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November 11, 2004
Don't Make Me Come Over There And Be Generous To You
The death of Yasser Arafat is a good time to bring up one of my favorite subjects: geopolitical generosity.
After the peace talks at Camp David ended in 2000 without an agreement, everyone in the US media starting talking about how Arafat had inexplicably turned down Israel's "generous offer." For instance, here's Charles Krauthammer:
At Camp David, Ehud Barak offered the Palestinians an astonishingly generous peace with dignity and statehood. Arafat not only turned it down, he refused even to make a counter offer!
At the time, I didn't know exactly what had happened at Camp David. But hearing about Israeli generosity, I thought -- oh man, the poor Palestinians. That's because of what I call the Iron Law of Generosity: whenever one group of people talks about being "generous" to another, it means they're BEATING THE CRAP OUT OF THEM.
Take Andrew Jackson. Here's what Jackson said in a famous address to Congress in 1830:
Rightly considered, the policy of the General Government toward the red man is not only liberal, but generous.
Yes, how true. One particularly generous thing Jackson's soldiers did at the Battle of Horse Shoe Bend in 1814 was cut strips of skin off dead Creek Indians and then use them as bridles. And of course as president, Jackson generously enabled the Cherokee to experience the Trail of Tears.
Teddy Roosevelt felt just the same as Jackson:
In [our] treaties we have been more than just to the Indians; we have been abundantly generous... No other conquering and colonizing nation has ever treated the original savage owners of the soil with such generosity as has the United States.
Roosevelt was eager to extend this generosity to the Philippines. As one Kansas soldier sent there put it, "The country won't be pacified until the niggers [ie, Filipinos] are killed off like the Indians." We weren't able to be quite that generous, but did manage to give around 200,000 Filipinos the gift of not living.
We did a better job in Southeast Asia during the Vietnam period, where we generously massacred several million people. Or as David Lawrence, then-editor of US News & World Report, put it,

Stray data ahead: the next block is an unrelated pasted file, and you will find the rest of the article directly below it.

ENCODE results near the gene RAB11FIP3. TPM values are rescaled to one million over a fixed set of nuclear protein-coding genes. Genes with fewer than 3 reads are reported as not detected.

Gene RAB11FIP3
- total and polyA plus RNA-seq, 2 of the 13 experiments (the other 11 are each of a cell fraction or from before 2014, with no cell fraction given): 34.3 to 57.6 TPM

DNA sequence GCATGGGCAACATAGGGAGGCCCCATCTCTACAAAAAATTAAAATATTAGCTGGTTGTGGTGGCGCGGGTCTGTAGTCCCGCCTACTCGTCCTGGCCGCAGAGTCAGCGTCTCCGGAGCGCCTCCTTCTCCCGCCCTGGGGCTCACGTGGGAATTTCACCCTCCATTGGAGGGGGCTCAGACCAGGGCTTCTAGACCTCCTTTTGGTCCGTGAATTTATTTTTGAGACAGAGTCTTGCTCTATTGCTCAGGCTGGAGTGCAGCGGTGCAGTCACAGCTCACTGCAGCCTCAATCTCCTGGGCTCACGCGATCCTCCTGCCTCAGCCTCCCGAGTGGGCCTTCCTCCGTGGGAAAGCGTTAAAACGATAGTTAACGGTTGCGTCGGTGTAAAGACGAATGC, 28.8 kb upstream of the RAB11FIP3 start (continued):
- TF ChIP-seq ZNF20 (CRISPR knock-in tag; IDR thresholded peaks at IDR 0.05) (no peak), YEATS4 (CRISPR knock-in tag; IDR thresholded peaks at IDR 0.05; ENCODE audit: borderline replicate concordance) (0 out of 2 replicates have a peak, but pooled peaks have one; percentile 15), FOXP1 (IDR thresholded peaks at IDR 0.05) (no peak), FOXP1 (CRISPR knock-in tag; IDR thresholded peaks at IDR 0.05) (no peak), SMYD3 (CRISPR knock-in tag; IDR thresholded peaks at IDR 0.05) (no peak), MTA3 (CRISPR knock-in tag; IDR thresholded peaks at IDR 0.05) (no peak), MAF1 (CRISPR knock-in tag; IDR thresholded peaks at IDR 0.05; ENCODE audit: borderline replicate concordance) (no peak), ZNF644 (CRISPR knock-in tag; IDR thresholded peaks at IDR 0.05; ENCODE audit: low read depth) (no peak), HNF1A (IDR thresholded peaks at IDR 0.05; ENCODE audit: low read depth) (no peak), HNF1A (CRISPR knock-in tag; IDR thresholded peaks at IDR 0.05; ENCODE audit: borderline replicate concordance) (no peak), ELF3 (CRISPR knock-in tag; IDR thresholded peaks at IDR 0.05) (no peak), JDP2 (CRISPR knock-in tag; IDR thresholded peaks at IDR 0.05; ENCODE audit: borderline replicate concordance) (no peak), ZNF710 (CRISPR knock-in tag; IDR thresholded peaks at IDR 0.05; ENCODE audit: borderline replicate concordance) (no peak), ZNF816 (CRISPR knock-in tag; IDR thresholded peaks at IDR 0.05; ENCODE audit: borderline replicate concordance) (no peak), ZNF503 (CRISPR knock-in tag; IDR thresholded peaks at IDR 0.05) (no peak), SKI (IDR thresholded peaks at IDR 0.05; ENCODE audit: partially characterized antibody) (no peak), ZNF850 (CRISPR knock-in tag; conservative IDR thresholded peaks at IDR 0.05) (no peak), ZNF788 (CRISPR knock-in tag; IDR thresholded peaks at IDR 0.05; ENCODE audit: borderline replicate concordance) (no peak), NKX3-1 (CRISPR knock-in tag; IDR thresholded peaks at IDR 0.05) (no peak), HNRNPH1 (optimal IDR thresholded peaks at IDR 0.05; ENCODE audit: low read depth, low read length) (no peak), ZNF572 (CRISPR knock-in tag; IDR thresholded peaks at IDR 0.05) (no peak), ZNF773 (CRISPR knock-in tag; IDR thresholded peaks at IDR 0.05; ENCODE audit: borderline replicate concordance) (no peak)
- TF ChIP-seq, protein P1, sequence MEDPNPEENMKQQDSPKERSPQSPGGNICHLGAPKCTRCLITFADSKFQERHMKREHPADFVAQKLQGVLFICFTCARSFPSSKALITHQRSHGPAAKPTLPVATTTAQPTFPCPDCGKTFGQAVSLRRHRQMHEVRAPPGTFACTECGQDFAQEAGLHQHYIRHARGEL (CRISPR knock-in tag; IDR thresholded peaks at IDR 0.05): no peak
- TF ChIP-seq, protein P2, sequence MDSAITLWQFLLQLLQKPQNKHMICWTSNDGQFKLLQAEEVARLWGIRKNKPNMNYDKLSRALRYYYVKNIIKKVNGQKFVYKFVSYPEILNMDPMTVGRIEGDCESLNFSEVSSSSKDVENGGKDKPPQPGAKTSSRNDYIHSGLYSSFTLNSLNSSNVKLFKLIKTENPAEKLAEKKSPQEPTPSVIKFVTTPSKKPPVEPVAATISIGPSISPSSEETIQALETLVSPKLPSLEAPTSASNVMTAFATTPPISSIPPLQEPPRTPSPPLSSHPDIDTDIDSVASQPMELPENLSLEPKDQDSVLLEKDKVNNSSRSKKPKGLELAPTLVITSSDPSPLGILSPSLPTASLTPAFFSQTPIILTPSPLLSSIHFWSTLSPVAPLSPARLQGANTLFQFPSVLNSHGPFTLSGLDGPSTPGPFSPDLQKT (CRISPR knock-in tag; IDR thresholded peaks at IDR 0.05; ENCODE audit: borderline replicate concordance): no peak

What the United States is doing in Vietnam is the most significant example of philanthropy extended by one people to another that we have witnessed in our times.
Unfortunately, Lawrence was wrong. The sad truth is that no Americans or Israelis have ever reached the philanthropic heights of the most generous man in history: Adolf Hitler. Just before the invasion of Poland in 1939, a British diplomat met with Hitler and filed this report:
Herr Hitler replied that he would be willing to negotiate, if there was a Polish Government which was prepared to be reasonable and which really controlled the country. He expatiated on misdoings of the Poles, referred to his generous offer of March last, said that it could not be repeated...
Of course, Hitler had an advantage over us -- he was leading the German people, the most generous human beings on earth. As Joseph Goebbels put it in 1943:
If we Germans have a fateful flaw in our national character, it is forgetfulness. This failing speaks well of our human decency and generosity, but not always for our political wisdom or intelligence. We think everyone else as is good natured as we are.
It was right around this time that distant relatives of mine were experiencing German good nature firsthand.
The point of all this is not to compare the Camp David offer to World War II or the holocaust. That would be idiotic; not all ways of beating the crap out of people are created equal. It's just to point out that when people get righteously worked up about how wonderful they are, and their enemy's lack of gratitude, you really need to keep an eye on them.Posted at November 11, 2004 03:52 PM | TrackBack